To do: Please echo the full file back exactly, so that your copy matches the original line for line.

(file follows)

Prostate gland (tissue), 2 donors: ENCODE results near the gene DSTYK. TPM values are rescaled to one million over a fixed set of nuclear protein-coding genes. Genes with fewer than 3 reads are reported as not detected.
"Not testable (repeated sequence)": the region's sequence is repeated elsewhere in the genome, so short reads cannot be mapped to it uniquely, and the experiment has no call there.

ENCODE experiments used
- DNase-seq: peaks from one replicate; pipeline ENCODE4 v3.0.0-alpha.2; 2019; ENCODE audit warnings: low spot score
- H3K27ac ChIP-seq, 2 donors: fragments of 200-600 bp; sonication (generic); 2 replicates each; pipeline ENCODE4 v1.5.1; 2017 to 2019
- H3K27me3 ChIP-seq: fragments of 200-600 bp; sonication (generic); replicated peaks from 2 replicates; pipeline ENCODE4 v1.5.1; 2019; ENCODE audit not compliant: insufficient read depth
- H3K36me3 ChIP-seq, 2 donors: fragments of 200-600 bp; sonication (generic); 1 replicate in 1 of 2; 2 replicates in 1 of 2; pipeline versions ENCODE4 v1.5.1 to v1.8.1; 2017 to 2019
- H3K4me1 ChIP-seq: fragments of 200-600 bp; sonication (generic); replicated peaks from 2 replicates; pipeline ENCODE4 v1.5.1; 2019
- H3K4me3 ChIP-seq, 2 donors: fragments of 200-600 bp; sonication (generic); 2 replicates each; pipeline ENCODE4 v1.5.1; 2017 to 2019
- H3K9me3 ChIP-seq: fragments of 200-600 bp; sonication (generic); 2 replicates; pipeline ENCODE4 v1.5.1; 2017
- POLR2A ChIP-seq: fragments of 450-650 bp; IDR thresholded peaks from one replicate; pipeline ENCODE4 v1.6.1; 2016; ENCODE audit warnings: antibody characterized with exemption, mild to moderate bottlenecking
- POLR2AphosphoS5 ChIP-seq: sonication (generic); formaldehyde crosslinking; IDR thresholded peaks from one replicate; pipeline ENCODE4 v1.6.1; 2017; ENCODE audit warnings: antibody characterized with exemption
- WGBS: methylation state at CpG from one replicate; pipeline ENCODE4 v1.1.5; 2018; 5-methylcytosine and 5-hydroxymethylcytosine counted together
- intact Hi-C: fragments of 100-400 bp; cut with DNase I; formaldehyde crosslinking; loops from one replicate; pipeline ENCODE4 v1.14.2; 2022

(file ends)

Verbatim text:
Prostate gland (tissue), 2 donors: ENCODE results near the gene DSTYK. TPM values are rescaled to one million over a fixed set of nuclear protein-coding genes. Genes with fewer than 3 reads are reported as not detected.
"Not testable (repeated sequence)": the region's sequence is repeated elsewhere in the genome, so short reads cannot be mapped to it uniquely, and the experiment has no call there.

ENCODE experiments used
- DNase-seq: peaks from one replicate; pipeline ENCODE4 v3.0.0-alpha.2; 2019; ENCODE audit warnings: low spot score
- H3K27ac ChIP-seq, 2 donors: fragments of 200-600 bp; sonication (generic); 2 replicates each; pipeline ENCODE4 v1.5.1; 2017 to 2019
- H3K27me3 ChIP-seq: fragments of 200-600 bp; sonication (generic); replicated peaks from 2 replicates; pipeline ENCODE4 v1.5.1; 2019; ENCODE audit not compliant: insufficient read depth
- H3K36me3 ChIP-seq, 2 donors: fragments of 200-600 bp; sonication (generic); 1 replicate in 1 of 2; 2 replicates in 1 of 2; pipeline versions ENCODE4 v1.5.1 to v1.8.1; 2017 to 2019
- H3K4me1 ChIP-seq: fragments of 200-600 bp; sonication (generic); replicated peaks from 2 replicates; pipeline ENCODE4 v1.5.1; 2019
- H3K4me3 ChIP-seq, 2 donors: fragments of 200-600 bp; sonication (generic); 2 replicates each; pipeline ENCODE4 v1.5.1; 2017 to 2019
- H3K9me3 ChIP-seq: fragments of 200-600 bp; sonication (generic); 2 replicates; pipeline ENCODE4 v1.5.1; 2017
- POLR2A ChIP-seq: fragments of 450-650 bp; IDR thresholded peaks from one replicate; pipeline ENCODE4 v1.6.1; 2016; ENCODE audit warnings: antibody characterized with exemption, mild to moderate bottlenecking
- POLR2AphosphoS5 ChIP-seq: sonication (generic); formaldehyde crosslinking; IDR thresholded peaks from one replicate; pipeline ENCODE4 v1.6.1; 2017; ENCODE audit warnings: antibody characterized with exemption
- WGBS: methylation state at CpG from one replicate; pipeline ENCODE4 v1.1.5; 2018; 5-methylcytosine and 5-hydroxymethylcytosine counted together
- intact Hi-C: fragments of 100-400 bp; cut with DNase I; formaldehyde crosslinking; loops from one replicate; pipeline ENCODE4 v1.14.2; 2022